Objective: This study aimed to explore the association between asthma and atopy in a cohort of children living in a large urban center in Brazil. Atopy was defined by the presence of allergen-specific IgE in serum or by a positive skin prick test.
Methods: In a sample of 1 445 Brazilian children, the association between the prevalence of asthma, skin prick test positivity, and allergen-specific IgE in serum was investigated.
Results: The prevalence of asthma was 22.6%. The presence of serum allergen-specific IgE was frequent in asthmatics and nonasthmatics, and the prevalence of asthma increased only with levels of allergen-specific IgE > 3.5 kilounits/L. The proportion of asthma attributable to atopy was estimated to be 24.5% when atopy was defined by the presence of allergen-specific IgE. With a given level of specific IgE, no association between skin test reactivity and asthma was observed. Skin prick tests were less sensitive than specific IgE for detection of atopy.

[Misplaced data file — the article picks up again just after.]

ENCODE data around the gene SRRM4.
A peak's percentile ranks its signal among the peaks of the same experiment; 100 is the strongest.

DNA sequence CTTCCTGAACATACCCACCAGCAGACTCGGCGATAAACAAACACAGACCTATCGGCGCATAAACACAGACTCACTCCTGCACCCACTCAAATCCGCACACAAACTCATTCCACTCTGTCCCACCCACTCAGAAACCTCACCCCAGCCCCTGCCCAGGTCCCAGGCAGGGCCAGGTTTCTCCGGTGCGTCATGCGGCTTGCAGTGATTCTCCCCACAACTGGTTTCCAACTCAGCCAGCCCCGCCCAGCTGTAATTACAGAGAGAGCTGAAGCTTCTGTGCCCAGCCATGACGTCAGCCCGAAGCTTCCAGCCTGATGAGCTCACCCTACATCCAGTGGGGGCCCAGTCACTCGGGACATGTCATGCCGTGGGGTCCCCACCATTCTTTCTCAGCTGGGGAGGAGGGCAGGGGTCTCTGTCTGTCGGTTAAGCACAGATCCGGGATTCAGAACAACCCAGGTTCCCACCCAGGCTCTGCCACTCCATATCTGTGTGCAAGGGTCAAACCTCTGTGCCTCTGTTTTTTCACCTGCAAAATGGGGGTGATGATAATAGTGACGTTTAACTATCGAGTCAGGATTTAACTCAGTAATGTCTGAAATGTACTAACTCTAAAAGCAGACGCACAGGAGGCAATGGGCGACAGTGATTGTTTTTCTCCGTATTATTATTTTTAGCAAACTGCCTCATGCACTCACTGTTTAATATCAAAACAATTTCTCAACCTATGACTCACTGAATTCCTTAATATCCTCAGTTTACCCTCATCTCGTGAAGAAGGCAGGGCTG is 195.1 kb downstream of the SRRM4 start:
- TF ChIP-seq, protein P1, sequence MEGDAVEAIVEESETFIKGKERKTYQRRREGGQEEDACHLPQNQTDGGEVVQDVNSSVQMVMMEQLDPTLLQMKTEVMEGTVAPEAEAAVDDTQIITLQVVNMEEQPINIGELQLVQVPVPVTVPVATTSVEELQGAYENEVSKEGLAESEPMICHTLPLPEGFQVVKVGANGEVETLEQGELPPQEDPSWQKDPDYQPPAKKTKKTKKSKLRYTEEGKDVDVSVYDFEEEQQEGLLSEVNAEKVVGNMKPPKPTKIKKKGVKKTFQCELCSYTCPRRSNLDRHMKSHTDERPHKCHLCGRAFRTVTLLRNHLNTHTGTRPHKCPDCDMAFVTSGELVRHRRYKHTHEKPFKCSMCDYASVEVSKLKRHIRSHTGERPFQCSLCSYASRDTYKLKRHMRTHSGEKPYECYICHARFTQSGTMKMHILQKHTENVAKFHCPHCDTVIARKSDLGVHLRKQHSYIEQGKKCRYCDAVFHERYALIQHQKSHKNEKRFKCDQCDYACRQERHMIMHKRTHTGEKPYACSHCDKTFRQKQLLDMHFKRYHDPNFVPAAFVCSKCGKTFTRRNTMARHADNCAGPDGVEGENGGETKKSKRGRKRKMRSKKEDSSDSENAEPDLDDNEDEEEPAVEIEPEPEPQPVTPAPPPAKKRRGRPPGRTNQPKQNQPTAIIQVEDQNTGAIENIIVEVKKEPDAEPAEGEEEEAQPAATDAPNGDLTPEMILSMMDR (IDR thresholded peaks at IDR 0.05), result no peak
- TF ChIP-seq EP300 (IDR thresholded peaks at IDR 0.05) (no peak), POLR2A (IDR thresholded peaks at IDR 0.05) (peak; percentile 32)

Conclusions: Most asthma cases in an urban underprivileged setting in Brazil were not attributable to atopy. This observation has important implications for understanding the risk factors for the asthma epidemic in Latin America.